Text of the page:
The honored guests were treated to a buffet dinner and dessert served by the Patriot Club. Entertainment was provided by members of the high school’s performing groups. Southampton Elementary School student council members also assisted with the event. They greeted each guest and provided laminated placemats that they had designed for the tables.
Southampton High School senior Grace Carter is recognized by the Rotary Club of Southampton as the student of the month for November.
Carter earned the honor for her dedication to her studies and school community. She is vice president of the National Honor Society, co-president of student council, and a member of her school’s natural helpers peer-mentoring program. She is also an AP scholar with distinction student, designated with a National Merit Scholarship commendation, is a member of the Tri-M music and Spanish language honor societies, and is a candidate for the Seal of Biliteracy presented by the Spanish Embassy.
When not studying, Carter is performing, practicing, and teaching violin. She performs with Harmony Healing, a group that visits and performs for patients in health care facilities, as well as with her school’s orchestra and pit orchestra. She has performed with the Metropolitan Youth Orchestra, the Long Island String Festival Orchestra, and the East End Arts Perlman Music Program.
Fourth-grade students at Southampton Elementary School recently designed wampum belts as part of an interdisciplinary study on the tribal nations of American Indians. Using blue and white beads, they created intricate designs that imitated the woven beaded belts once produced by American Indians.
Third graders were thrilled to receive dictionaries November 7 from the Kiwanis Club of Southampton. Upon receiving them, the students explored their wordbooks, noting all the ones they have yet to learn.
With the changing of leaves serving as an inspiration, preschool students have been learning about trees this fall. Transferring the lesson to their art classes, they have used a variety of media to display their knowledge of trees while exploring their artistic abilities.
The sixth-annual turkey trot was held Monday, November 11. The walk/run helps raise money for the PTA’s swim program at the YMCA. The day was also a half-day for students as parent-teacher conferences were held in the afternoon.
Last week, Mrs. Amicucci’s seventh-grade math classes celebrated “Mathgiving,” a food feast where students act as waiters and diners in a restaurant and have to calculate their bills, including tax and tip.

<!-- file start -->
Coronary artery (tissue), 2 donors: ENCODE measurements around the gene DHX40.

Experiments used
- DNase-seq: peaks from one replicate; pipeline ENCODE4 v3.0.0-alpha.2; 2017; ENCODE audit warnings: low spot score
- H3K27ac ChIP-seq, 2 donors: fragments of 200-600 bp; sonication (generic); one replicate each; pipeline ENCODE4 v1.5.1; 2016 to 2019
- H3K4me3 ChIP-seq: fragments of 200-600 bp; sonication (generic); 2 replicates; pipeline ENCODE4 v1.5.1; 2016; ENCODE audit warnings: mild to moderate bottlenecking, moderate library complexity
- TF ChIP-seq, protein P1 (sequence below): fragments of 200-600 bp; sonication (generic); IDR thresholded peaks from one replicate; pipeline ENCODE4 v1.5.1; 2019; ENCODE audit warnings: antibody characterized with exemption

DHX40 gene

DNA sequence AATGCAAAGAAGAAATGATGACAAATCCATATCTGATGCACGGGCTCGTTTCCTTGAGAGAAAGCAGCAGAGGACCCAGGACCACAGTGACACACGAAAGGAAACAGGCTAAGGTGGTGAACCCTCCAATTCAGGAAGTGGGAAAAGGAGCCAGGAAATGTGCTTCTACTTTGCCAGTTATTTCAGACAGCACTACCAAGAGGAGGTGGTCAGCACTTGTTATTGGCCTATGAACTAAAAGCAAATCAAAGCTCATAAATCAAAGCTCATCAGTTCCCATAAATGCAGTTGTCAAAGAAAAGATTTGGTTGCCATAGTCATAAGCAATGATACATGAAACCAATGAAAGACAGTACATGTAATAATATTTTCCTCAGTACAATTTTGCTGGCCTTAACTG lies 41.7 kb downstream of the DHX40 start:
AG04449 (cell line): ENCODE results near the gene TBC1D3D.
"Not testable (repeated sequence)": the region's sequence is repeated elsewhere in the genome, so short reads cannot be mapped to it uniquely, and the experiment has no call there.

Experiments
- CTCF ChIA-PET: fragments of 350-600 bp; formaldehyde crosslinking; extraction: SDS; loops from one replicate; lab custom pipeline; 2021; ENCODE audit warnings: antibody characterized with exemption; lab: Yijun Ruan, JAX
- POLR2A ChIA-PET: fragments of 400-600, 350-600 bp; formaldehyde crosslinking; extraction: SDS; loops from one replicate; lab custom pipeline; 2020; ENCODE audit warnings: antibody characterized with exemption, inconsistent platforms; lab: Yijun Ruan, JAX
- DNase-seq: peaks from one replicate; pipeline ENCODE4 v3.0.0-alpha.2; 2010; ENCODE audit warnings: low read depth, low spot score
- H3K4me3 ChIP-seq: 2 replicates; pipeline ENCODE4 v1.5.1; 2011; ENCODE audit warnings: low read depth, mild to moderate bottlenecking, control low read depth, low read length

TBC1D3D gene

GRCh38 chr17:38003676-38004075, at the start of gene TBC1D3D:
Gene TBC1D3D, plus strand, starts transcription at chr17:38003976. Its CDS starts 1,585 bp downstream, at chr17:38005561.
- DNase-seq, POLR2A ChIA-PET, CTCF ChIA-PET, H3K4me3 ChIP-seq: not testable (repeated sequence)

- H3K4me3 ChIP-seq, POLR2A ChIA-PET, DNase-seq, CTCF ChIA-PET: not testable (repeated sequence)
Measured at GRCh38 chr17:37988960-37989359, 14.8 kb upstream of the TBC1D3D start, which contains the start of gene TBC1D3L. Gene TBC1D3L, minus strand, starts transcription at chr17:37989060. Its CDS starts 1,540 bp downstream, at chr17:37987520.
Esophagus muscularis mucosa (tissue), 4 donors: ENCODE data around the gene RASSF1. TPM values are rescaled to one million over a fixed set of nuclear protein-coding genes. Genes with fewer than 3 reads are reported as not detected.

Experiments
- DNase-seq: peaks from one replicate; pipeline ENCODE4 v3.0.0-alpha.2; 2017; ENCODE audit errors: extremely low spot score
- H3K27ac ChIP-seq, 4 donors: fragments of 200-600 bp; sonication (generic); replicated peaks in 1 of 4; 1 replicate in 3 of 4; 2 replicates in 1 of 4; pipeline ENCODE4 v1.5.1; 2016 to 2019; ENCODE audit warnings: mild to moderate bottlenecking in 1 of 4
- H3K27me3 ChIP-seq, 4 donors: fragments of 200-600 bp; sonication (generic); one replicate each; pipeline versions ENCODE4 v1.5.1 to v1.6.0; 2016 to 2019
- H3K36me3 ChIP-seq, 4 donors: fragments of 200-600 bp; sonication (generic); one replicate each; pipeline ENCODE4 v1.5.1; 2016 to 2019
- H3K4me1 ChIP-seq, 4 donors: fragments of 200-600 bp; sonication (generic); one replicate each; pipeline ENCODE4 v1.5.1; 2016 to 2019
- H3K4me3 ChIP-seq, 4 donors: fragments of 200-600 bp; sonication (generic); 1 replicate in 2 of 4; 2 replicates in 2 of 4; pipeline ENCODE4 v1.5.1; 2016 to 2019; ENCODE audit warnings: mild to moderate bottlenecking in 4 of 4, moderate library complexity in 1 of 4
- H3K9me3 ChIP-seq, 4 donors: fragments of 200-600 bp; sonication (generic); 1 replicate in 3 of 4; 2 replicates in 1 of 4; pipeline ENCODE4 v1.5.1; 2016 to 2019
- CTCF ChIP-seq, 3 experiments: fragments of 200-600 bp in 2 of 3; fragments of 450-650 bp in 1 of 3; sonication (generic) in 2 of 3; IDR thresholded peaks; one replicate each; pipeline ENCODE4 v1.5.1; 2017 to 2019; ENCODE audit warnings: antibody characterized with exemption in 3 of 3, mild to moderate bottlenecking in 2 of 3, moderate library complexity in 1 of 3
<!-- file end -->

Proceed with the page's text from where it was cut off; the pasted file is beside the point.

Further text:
Also for Thanksgiving, kindergartners will be celebrating by performing the song and dance, “Albuquerque Turkey” in front of parents and enjoying a traditional Thanksgiving meal of turkey, mashed potatoes, stuffing, cornbread, and apple and pumpkin pie. School will be closed next Wednesday, Thursday, and Friday for Thanksgiving break.
In late September, Tuckahoe School’s third-grade classes ventured to the Bronx Zoo to enhance their study of Africa. While there, they visited the Congo, Madagascar, and the African Plains in search of species native to Africa. Students took detailed notes about each animal’s habitat, diet, predators, and adaptations. Students will be writing persuasive essays arguing whether or not a zoo is a good home for animals in comparison to living in their natural, wild habitat.
Westhampton Beach High School students participated in several Red Ribbon Week activities, organized by the school’s youth-to-youth club during the week of November 4.
All activities were based on the themes of saying no to drugs, making positive choices, and team building. Youth-to-youth members shared awareness messages with their peers throughout the week, distributed silicone bracelets, placed red ribbons on seniors’ cars, and sponsored a crashed car session, during which school resource officer Andrew Kirwin spoke to students about the dangers of drinking and driving.
Science research and environmental science students recently participated in a clam reseeding and research cruise on Weesuck Creek in East Quogue.
Held aboard a Stony Brook Research vessel, the trip taught studenst about local waterways as they planted thousands of clams in the spawner sanctuary to help replenish depleted clam beds. For some, it was also an opportunity to further their own research projects. Sophomores Val Finke and Maddie Donahue collected macroalgae for their alternative fuels project, while senior Danielle Freda collected shellfish and surface water samples to quantify microplastic particle contamination.
The trip culminated with a tour of the Stony Brook Southampton Marine Station, where students learned about ongoing Stony Brook University research projects and had the unique opportunity to feed an octopus.
Dr. Dianna Gobler’s science research students learned more about careers in cardiothoracic surgery while touring Southside Hospital in Bay Shore November 12.
The students explored the hospital’s operating rooms and met with three surgeons, one of whom did the first heart transplant on Long Island, as well as an anesthesiologist and several cardiac physician assistants.
Selected students have been invited back to the hospital to shadow some of the professionals they met and to watch a live heart surgery.
Westhampton Beach High School students in Korey Williams’ History of Long Island class visited the Westhampton Beach Historical Society on November 7. During the adventure, the students viewed the society’s 75th anniversary D-Day exhibit and examined local contributions from World War II, including photos, uniforms, and medals.